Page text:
In July 1959 Railway Magazine gave details of lines and stations proposed for closure, and theLeicester - Rugby route, including Wigston South, was among those listed. In the body of the London Midland Region timetable of June 1961 (Table 204) the Leicester - Rugby service was shown as withdrawn, but an addendum (see below) corrected this and printed the summer service (weekdays only) of six ‘up’ trains and seven ‘down’ (but six ‘down’on Saturdays). The stay of execution was short, as the Leicester – Rugby service ceased and the intermediate stations at Wigston South, Countesthorpe, Broughton Astley, Leire Halt and Ullesthorpe were closed on 1 January 1962.

Although goods services were withdrawn at the same time the coal depot remained in use for a number of years longer closing on 2 May 1966 and the line to Rugby was used to store surplus wagons.  The track was lifted and the station buildings demolished in 1970.

In May 1986 British Rail potentially gave rise to confusion when a new station, South Wigston, was opened on the Leicester - Nuneaton line. It is about a quarter of a mile north-west of Wigston South, on a site adjacent to the former Wigtson Glen Parva station.

Tickets from: Michael Stewart and John Stevenson (087), timetables from John Stevenson and (BR-LMR) Alan Young,

Further reading: Leicestershire's stations by Andrew Moore (Laurel House 1998).

See also: Wigston Magna and Wigston Glen Parva

See also Wigton Motiver Power depot

Wigston South station seen from the down platform, looking south. c.1900.
hoto from John Stevenson collection

1886 1:2,500 OS map showing the original layout if the station with two facing platforms.

1904 1:2,500 OS map showing the new up platform south of the level crossing. The signal box has also been relocated - although not identified on this map - and a footbridge has been provided on the south side of the level crossing, Note also the realignment of sidings in the goods yard to
serve a new goods shed.

Wigston south station looking north from the footbridge c.1920
Photo from John Stevenson collection

A similar view to the picture above in 1952. A Stanier-designed 2-6-4 passenger tank No 42615 is seen departing from the station. Built for the LMS in February 1937 by the North British Loco Company in Glasgow, this loco first carried the number 2615, the 4 prefix being added at nationalisation in 1948. After a working life of over 25 years, it was withdrawn from 1A, Willesden Shed on 23.6.1962 and scrapped by Crewe Works in September of that year.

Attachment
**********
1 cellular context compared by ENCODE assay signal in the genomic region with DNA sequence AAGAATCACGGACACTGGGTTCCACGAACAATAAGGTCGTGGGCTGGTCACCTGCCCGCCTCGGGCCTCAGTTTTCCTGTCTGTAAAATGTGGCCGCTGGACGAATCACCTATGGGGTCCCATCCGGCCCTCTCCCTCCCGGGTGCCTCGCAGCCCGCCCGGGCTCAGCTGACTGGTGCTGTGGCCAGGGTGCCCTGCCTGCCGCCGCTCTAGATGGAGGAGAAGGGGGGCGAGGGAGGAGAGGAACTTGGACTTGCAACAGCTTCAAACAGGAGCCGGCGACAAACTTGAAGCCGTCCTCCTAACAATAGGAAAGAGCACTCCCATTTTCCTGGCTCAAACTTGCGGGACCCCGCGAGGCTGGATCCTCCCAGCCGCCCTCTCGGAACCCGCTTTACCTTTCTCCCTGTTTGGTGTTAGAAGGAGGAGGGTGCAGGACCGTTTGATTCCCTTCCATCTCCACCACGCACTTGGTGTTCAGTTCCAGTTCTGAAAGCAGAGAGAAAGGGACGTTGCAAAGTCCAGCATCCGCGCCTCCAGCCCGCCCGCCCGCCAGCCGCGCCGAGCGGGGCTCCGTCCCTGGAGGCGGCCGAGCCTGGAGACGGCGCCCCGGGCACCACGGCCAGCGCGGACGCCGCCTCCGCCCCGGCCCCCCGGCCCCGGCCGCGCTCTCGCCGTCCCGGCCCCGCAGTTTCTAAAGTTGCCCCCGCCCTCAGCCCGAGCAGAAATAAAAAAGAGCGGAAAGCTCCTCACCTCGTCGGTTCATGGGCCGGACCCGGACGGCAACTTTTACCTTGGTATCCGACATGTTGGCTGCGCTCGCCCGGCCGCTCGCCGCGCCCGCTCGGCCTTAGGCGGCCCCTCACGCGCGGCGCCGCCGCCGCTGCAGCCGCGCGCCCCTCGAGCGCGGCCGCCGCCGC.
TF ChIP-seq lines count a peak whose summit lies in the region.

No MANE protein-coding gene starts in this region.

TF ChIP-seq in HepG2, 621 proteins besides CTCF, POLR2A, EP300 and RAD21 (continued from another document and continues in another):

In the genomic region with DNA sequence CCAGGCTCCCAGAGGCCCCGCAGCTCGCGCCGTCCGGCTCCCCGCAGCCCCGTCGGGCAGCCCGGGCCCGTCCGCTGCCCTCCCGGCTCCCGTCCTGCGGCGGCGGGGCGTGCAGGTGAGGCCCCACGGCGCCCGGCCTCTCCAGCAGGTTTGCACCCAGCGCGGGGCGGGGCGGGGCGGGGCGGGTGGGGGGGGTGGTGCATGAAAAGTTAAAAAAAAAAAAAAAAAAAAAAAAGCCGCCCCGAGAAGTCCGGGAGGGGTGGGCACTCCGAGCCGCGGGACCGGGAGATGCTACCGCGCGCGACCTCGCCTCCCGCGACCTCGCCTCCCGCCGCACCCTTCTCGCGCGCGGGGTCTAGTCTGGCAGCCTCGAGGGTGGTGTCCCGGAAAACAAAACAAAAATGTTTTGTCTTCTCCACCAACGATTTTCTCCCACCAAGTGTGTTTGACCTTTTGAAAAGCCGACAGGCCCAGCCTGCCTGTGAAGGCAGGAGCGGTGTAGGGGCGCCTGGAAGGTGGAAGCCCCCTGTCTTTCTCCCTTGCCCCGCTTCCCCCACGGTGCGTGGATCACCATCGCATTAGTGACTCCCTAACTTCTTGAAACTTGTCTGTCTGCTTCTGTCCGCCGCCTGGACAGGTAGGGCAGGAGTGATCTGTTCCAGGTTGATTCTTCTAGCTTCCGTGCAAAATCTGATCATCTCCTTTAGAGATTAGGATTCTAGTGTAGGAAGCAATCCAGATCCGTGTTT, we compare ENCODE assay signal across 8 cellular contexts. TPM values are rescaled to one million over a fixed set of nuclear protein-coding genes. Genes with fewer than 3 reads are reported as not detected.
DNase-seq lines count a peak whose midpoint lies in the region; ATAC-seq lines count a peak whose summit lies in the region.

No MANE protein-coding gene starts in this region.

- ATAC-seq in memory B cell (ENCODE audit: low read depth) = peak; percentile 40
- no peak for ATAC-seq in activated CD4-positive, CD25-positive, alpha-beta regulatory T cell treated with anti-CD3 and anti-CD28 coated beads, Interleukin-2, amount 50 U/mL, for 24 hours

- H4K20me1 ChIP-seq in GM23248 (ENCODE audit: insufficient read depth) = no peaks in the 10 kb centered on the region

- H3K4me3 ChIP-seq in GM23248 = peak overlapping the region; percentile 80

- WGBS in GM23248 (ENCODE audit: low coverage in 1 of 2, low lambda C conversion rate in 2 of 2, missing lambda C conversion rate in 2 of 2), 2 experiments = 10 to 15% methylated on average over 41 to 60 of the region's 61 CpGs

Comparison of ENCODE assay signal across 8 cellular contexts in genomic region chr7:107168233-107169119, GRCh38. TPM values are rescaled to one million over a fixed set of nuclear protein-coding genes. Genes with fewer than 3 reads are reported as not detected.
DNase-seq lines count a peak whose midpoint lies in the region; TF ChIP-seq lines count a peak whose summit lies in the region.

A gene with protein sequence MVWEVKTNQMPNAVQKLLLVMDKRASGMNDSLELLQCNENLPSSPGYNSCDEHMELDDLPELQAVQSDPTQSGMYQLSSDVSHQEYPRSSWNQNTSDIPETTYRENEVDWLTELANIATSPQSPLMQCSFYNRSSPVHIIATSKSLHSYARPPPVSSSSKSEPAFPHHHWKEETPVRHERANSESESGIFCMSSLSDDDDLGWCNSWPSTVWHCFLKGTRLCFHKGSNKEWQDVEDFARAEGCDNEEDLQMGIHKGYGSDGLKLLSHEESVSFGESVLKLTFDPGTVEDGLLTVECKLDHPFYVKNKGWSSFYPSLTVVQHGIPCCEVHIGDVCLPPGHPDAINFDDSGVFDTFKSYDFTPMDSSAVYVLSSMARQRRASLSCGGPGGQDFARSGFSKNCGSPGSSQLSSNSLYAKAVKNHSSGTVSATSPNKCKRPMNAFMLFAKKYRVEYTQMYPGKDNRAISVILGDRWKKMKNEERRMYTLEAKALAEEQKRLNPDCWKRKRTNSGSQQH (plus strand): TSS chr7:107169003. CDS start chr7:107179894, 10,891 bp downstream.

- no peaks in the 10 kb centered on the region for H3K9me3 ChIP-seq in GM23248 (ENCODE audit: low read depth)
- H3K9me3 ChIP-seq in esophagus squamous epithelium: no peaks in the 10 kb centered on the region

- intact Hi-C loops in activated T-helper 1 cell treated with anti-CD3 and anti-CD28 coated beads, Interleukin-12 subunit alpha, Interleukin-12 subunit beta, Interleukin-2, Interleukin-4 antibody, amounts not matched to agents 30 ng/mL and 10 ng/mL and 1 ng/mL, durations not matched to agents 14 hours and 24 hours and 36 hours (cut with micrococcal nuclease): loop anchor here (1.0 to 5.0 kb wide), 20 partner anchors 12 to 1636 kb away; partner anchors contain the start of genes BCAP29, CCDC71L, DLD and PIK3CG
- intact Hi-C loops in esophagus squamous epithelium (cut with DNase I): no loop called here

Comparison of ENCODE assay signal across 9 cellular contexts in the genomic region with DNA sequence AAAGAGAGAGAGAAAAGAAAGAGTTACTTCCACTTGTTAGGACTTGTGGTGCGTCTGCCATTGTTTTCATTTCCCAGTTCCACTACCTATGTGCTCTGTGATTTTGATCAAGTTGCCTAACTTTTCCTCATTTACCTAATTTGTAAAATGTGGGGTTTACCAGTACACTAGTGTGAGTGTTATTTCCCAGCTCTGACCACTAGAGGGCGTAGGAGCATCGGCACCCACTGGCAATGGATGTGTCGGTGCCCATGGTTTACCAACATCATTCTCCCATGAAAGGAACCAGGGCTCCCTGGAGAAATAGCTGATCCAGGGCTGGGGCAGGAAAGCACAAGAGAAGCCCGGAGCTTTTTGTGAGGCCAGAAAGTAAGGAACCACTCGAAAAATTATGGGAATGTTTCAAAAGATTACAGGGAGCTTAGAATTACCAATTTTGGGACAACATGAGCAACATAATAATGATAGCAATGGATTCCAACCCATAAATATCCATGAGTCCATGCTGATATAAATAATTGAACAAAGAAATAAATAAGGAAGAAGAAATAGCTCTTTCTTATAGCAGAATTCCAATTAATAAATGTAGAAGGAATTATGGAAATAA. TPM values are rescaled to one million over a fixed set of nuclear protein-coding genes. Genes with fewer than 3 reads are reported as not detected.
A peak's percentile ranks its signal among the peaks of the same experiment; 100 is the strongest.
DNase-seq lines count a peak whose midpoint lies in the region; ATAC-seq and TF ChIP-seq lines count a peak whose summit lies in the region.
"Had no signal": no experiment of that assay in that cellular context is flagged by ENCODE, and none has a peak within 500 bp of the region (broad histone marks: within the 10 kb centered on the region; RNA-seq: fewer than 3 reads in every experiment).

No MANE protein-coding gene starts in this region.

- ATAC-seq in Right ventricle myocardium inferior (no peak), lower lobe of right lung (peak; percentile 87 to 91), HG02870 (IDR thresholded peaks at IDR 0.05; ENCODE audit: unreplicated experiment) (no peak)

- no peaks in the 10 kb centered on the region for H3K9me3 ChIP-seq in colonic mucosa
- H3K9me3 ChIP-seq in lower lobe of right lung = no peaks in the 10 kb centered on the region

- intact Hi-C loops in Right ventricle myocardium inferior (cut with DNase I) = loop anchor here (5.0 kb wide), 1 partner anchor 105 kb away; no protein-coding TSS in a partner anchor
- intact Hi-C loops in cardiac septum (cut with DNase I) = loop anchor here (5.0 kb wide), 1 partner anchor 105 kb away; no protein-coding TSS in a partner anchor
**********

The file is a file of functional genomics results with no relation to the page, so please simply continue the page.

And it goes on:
Photo by H. Gamble from John Stevenson collection

Wigston South station looking south from the level crossing c. 1950s. The LMS ‘Hawkseye’ nameboard is prominent, mounted diagonally to the line of the platform; this positioning was rarely
seen outside the LMS system.
Photo from John Mann collection

A local train from Rugby pulls into Wigston South station in August 1961. 42331 is an ex-LMS 2-6-4 tank, built at Derby in February 1929 to a design by Sir Henry Fowler. One of a class of 125 class 4 locos, it lasted until 1.9.1962 when it was withdrawn from 15C, Leicester Midland shed and cut up by Cashmores of Great Bridge in May 1963.
Photo by H Gamble from John Stevenson collection

Seen from the footbridge, a class B stopping train from Leicester approaches the staggered up platform at Wigston South station in 1961. 42062 is a Fairburn-designed, 2-6-4, class 4 passenger tank. Built by BR at Derby in 1950 to a design for the LMS, this loco entered service at 5D, Stoke shed on 15 December. After spells at Bletchley, Rugby and Bushbury sheds it was withdrawn from Aston shed in April 1965 and scrapped by Cashmores of Great Bridge in September of the same year.
Photo by H. Gamble from John Stevenson collection

Looking north from Wigston South station up platform in 1961. The BR(LMR) running-in nameboard is on the right.
Copyright photo from Stations UK

Looking south from Wigston South station down platform c.1970, shortly after the track was lifted.
Photo from John Mann collection

To the left a health centre has been built on the site of the down platform and
main station buildings. (April 2012).
hoto by John Stevenson

Click on thumbnail to enlarge




[Source: John Stevenson]